" Mine adventure to the Meek One, Monk-heart-searcher, I commit now ;  He, who heaven's halls doth govern, Hold the hawk's-seat ever o'er me !"

Heriulf settled at Heriulfsness, and was a most distinguished man. Eric the Red dwelt at Brattahlid, where he was held in the highest esteem, and all men paid him homage. These were Eric's children: Leif, Thorvald, and Thorstein, and a daughter whose name was Freydis; she was wedded to a man named Thorvard, and they dwelt at Gardar, where the episcopal seat now is. She was a very haughty woman, while Thorvard was a man of little force of character, and Freydis had been wedded to him chiefly because of his wealth. At that time the people of Greenland were heathen.

Viking Ship Rock

VIKINGS' WAR-SHIP, ENGRAVED ON A ROCK IN NORWAY.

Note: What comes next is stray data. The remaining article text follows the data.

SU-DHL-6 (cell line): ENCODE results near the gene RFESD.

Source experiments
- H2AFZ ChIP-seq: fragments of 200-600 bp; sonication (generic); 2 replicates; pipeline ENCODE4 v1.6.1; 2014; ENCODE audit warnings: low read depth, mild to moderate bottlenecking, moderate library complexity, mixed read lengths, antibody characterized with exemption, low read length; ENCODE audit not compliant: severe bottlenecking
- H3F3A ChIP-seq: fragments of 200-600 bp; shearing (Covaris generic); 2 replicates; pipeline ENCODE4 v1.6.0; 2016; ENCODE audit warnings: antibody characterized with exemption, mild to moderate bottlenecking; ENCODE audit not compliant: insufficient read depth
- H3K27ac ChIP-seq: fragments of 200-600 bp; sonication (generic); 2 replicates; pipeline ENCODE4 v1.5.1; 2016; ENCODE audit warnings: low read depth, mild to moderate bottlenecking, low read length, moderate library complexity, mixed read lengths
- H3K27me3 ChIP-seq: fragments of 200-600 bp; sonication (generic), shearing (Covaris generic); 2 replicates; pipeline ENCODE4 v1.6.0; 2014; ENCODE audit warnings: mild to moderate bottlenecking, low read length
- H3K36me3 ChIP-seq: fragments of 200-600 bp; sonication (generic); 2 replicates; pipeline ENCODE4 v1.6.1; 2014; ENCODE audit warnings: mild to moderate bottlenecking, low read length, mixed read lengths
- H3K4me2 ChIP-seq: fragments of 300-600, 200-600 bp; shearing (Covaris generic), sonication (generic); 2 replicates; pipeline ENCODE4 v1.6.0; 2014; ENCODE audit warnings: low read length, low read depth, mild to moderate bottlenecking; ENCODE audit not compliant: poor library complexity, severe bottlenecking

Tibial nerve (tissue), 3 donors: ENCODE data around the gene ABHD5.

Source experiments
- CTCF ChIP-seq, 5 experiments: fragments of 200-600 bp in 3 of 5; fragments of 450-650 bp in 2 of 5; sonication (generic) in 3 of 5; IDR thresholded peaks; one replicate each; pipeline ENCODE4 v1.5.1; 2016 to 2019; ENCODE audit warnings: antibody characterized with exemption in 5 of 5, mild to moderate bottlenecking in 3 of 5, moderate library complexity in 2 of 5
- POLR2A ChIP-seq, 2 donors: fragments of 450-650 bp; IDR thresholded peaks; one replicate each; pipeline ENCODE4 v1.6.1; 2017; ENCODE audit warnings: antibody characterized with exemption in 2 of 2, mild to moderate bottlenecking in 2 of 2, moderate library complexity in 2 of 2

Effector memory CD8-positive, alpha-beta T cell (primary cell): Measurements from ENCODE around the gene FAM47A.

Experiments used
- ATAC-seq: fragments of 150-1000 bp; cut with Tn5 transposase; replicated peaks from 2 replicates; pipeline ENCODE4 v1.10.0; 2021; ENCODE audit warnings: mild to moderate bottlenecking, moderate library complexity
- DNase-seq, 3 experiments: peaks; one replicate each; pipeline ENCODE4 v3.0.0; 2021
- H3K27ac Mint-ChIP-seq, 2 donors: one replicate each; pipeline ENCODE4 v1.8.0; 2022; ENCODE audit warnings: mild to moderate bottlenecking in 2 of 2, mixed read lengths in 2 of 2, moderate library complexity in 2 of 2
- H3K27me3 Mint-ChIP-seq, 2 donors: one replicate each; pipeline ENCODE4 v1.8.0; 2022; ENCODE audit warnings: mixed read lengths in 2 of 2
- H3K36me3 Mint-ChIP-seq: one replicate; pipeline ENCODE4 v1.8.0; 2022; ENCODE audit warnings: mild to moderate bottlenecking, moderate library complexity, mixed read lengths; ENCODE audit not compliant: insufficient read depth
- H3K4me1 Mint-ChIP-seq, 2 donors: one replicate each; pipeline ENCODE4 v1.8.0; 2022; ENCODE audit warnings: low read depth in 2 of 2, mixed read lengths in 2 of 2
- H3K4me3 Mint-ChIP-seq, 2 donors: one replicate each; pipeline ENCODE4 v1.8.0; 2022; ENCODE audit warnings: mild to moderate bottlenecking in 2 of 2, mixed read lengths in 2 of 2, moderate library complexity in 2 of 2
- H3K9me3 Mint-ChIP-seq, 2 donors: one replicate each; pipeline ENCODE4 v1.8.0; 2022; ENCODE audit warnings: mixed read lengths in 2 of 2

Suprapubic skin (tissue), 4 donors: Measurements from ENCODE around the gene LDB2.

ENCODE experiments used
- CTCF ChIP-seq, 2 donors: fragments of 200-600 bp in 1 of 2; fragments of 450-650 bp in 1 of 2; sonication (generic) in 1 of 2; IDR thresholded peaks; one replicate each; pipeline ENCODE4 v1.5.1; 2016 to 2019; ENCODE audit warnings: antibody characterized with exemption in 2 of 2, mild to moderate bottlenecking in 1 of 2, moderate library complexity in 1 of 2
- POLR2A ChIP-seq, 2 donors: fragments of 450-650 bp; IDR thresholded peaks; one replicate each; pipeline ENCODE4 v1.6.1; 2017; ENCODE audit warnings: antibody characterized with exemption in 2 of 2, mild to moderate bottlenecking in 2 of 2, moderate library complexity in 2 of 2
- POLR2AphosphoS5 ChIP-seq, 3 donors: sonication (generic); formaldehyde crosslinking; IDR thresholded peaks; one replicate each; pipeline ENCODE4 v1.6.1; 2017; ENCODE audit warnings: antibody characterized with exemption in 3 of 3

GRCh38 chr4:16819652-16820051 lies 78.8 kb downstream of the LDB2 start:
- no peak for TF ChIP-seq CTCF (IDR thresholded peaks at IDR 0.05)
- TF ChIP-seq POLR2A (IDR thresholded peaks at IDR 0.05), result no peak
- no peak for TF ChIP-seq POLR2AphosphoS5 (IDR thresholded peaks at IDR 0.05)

Biarni arrived with his ship at Eyrar [in Iceland] in the summer of the same year, in the spring of which his father had sailed away. Biarni was much surprised when he heard this news, and would not discharge his cargo. His shipmates inquired of him what he intended to do, and he replied that it was his purpose to keep to his custom, and make his home for the winter with his father; " And I will take the ship to Greenland, if you will bear me company." They all replied that they would abide by his decisien. Then said Biarni, " Our voyage must be regarded as foolhardy, seeing that no one of us has ever been in the Greenland Sea." Norse Ruins in GreenlandNevertheless, they put out to sea when they were equipped for the voyage, and sailed for three days, until the land was hidden by the water, and then the fair wind died out, and north winds arose, and fogs, and they knew not whither they were drifting, and thus it lasted for many " doegr." Then they saw the sun again, and were able to determine the quarters of the heavens ; they hoisted sail, and sailed that " doegr " through before they saw land. They discussed among themselves what land it could be, and Biarni said that he did not believe that it could be Greenland. They asked whether he wished to sail to this land or not. " it is my counsel " [said he] " to sail close to the land." They did so, and soon saw that the land was level, and covered with woods, and that there were small hillocks upon it. They left the land on their larboard, and let the sheet turn toward the land. They sailed for two " doegr " before they saw another land. They asked whether Biarni thought this was Greenland yet. He replied that he did not think this any more like Greenland than the former, because in Greenland there are said to be many great ice mountains." They soon approached this Iand, and saw that it was a flat and wooded country. The fair wind failed them then, and the crew took counsel together, and concluded that it would be wise to land there, but Biarni would not consent to this. They alleged that they were in need of both wood and water. " Ye have no lack of either of these," says Biarni, a course, forsooth, which won him blame among his shipmates. He bade them hoist sail, which they did, and turning the prow from the land, they sailed out upon the high seas, with south-westerly gales, for three " doegr," when they saw the third land; this land was high and mountainous, with ice mountains upon it. They asked Biarni then whether he would land there, and he replied that he was not disposed to do so, " because this land does not appear to me to offer any attractions." Nor did they lower their sail, but held their course off the land, and saw that it was an island. They left this land astern, and held out to sea with the same fair wind. The wind waxed amain, and Biarni directed them to reef, and not to sail at a speed unbefitting their ship and rigging. They sailed now for four " doegr," when they saw the fourth land. Again they asked Biarni whether he thought this could be Greenland or not. Biarni answers, " This is likest Greenland, according to that which has been reported to me concerning it, and here we will steer to the land." They directed their course thither, and landed in the evening, below a cape upon which there was a boat, and there, upon this cape, dwelt Heriulf, Biarni's father, whence the cape took its name, and was afterwards called Heriulfsness. Biarni now went to his father, gave up his voyaging, and remained with his father while Heriulf lived, and continued to live there after his father.